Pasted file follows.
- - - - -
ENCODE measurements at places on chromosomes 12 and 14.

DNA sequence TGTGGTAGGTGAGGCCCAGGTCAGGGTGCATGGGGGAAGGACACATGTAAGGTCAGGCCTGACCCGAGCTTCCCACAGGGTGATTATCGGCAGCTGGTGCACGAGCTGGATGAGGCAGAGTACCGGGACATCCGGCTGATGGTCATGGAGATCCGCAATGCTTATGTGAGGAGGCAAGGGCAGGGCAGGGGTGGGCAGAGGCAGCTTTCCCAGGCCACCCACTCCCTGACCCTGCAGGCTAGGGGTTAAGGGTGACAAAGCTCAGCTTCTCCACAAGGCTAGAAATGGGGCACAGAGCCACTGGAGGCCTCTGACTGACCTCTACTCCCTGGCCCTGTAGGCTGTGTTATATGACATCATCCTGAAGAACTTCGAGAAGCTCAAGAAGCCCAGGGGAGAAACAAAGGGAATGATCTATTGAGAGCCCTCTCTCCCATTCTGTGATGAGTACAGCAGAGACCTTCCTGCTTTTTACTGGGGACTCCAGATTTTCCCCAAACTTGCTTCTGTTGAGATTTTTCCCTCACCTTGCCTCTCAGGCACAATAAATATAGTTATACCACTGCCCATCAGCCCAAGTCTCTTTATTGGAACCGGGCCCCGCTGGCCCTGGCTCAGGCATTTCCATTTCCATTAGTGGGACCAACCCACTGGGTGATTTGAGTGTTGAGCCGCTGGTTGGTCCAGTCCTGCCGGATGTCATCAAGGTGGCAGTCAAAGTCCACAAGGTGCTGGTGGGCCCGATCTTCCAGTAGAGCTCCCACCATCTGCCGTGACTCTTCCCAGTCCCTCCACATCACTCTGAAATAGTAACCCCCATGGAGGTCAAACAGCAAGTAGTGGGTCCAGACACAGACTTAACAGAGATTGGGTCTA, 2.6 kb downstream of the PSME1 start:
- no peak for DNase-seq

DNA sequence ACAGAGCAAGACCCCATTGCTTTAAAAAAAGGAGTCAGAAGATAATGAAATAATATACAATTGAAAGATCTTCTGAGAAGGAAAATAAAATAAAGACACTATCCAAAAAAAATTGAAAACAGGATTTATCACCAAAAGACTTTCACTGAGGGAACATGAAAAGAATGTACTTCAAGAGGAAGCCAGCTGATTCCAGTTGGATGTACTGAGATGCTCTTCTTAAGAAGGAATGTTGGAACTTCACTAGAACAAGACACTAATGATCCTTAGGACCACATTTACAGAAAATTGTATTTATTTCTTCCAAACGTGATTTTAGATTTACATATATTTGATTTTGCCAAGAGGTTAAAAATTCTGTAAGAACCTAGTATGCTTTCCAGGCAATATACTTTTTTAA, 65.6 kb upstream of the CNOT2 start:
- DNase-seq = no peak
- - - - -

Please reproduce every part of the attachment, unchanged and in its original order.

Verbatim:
ENCODE measurements at places on chromosomes 12 and 14.

DNA sequence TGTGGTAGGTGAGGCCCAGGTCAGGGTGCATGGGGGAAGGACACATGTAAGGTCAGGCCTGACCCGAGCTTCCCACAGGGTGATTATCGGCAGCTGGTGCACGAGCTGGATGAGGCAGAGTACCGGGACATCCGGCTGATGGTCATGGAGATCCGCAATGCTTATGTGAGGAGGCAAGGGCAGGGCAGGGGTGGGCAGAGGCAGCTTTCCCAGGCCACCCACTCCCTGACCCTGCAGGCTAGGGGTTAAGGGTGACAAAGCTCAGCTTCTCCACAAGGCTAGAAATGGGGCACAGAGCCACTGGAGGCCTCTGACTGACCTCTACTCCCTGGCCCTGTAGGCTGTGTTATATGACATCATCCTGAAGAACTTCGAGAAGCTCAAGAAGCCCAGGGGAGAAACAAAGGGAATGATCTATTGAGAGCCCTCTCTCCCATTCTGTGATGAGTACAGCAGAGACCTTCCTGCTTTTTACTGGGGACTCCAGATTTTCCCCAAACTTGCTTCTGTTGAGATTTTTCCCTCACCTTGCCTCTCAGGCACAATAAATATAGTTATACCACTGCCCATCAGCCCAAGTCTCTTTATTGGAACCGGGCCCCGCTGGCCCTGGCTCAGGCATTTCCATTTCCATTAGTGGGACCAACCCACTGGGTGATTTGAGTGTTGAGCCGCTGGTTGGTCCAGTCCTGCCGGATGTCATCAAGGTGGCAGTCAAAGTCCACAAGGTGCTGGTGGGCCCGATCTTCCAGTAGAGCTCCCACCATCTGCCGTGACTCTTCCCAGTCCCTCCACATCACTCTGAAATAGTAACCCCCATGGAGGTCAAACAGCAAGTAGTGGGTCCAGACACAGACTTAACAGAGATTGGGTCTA, 2.6 kb downstream of the PSME1 start:
- no peak for DNase-seq

DNA sequence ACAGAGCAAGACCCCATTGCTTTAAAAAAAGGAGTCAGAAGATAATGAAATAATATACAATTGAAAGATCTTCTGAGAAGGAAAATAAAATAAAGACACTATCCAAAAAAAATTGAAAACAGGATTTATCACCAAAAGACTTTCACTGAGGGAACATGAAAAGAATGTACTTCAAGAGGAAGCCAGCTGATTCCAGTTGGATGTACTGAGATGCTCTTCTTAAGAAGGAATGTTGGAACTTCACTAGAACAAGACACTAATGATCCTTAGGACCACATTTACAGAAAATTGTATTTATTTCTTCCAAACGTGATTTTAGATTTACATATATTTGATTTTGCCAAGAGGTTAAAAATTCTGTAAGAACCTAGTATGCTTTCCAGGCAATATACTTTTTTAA, 65.6 kb upstream of the CNOT2 start:
- DNase-seq = no peak